If you’re worried about all of the city’s schools becoming academies, don’t be….
All bar two of Bristol’s public secondary schools already are academies. The other two are voluntary-aided, leaving a grand total of ZERO remaining as local authority-run ‘community’ schools. Welcome to the future.
Some are in stand-alone ‘single academy trusts’, whereas others, such as the plethora of “Oasis” academies are part of national multi-academy trusts. Other names worthy of mention here are Trust in Learning, the Russell Education Trust and Cabot Learning Federation.
Interactive map: Hover for school name, status, academy trust and date of conversion.
City Academy Bristol was the first academy in the region, founded back in 2003 when Tony Blair decided that releasing failing schools from government control was the best way to up standards. Thirteen years later, it’s in ‘special measures’.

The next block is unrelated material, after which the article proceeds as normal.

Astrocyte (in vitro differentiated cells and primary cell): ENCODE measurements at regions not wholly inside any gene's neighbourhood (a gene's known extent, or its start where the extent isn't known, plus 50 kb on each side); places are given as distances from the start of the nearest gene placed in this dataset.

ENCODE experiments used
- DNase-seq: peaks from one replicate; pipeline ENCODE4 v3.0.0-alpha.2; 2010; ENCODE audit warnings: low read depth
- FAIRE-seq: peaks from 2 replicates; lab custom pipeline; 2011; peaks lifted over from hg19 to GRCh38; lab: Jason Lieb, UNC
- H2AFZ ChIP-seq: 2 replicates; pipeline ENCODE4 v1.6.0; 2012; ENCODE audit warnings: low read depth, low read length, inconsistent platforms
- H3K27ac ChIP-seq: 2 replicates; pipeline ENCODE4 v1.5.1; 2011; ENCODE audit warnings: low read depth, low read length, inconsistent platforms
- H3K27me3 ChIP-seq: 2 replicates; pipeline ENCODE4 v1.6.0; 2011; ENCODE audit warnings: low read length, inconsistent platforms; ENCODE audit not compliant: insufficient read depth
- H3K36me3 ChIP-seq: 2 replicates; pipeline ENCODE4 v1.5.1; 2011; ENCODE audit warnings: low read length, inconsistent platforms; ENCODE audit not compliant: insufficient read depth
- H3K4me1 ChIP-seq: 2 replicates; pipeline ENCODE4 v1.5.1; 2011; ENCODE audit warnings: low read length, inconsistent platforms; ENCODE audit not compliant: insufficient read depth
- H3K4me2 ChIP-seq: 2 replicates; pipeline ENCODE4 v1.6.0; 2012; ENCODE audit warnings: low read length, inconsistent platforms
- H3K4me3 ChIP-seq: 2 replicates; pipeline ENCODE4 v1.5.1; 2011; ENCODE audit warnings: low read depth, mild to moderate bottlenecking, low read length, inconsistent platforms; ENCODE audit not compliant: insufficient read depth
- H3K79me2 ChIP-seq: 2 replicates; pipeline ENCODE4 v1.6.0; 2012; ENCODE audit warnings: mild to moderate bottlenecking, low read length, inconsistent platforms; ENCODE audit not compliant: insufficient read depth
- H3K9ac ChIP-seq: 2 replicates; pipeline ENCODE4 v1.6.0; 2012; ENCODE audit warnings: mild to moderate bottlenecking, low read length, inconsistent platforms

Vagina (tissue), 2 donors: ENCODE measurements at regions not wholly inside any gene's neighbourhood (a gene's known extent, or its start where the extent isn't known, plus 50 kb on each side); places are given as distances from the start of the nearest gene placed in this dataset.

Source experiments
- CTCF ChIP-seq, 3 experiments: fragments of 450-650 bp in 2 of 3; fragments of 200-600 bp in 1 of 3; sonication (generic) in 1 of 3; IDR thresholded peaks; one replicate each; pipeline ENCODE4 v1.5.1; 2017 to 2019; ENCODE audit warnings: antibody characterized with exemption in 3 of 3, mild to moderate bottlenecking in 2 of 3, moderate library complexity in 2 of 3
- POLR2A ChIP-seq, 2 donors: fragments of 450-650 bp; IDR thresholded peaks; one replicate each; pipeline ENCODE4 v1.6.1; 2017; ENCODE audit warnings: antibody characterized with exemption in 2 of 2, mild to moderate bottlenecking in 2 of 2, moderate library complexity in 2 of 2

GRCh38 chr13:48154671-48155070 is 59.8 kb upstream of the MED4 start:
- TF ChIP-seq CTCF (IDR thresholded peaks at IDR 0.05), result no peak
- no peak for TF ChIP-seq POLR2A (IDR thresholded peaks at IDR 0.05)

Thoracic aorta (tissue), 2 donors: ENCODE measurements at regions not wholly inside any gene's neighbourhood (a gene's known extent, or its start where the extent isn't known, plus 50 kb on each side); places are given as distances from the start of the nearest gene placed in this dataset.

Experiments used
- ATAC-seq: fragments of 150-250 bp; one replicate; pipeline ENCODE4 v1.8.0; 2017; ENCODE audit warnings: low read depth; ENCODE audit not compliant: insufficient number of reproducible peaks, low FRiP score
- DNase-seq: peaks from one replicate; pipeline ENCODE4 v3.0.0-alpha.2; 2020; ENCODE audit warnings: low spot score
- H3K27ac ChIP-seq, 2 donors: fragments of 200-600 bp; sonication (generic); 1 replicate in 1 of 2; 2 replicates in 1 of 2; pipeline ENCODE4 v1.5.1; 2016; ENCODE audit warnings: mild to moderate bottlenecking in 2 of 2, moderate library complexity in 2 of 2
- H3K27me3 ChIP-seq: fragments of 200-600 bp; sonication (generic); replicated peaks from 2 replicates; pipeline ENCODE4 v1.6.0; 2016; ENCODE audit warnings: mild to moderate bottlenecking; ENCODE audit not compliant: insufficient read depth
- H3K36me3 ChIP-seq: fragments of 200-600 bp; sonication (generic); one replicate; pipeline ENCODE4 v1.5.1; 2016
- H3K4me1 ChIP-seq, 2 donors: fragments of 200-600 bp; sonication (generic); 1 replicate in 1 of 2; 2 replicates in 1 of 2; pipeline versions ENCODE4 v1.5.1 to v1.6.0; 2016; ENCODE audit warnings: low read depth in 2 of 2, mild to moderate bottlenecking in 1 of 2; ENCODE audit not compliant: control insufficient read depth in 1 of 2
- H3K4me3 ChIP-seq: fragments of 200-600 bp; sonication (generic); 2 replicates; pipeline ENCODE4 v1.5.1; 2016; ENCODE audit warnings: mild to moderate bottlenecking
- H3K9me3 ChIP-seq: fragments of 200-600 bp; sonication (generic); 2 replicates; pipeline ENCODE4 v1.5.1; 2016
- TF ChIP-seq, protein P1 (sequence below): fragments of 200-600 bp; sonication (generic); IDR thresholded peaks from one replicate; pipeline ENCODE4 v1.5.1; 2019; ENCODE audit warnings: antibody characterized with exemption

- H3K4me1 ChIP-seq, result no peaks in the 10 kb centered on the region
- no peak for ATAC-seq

The rest have converted from existing schools or been founded between 2008 until now (Ashton Park School is currently converting) with particular a spurt between 2011-2014.
Bristol secondary schools by type in the good ol’ days of 2000… …and in 2016
Academies usually have sponsor businesses or institutions. Some education institutions have become academy sponsors, such as the city’s two universities and City of Bristol College.
The Merchant Venturers Society are keen to sponsor Bristol academies – Merchants Academy was lucky enough to get a personal accolade from Michael Gove himself, who visited their Army Cadet Force and praised the military-influenced education. Other wild cards are Rolls-Royce and Bristol City Football Club.
Over the coming weeks, the Cable will shine a light on the dramatic overhaul that’s taken place in Bristol education.
What’s the impact on Bristol’s kids? Have academy conversions increased standards? What does it mean for accountability in education? Who are the financial winners and losers?
Watch this space.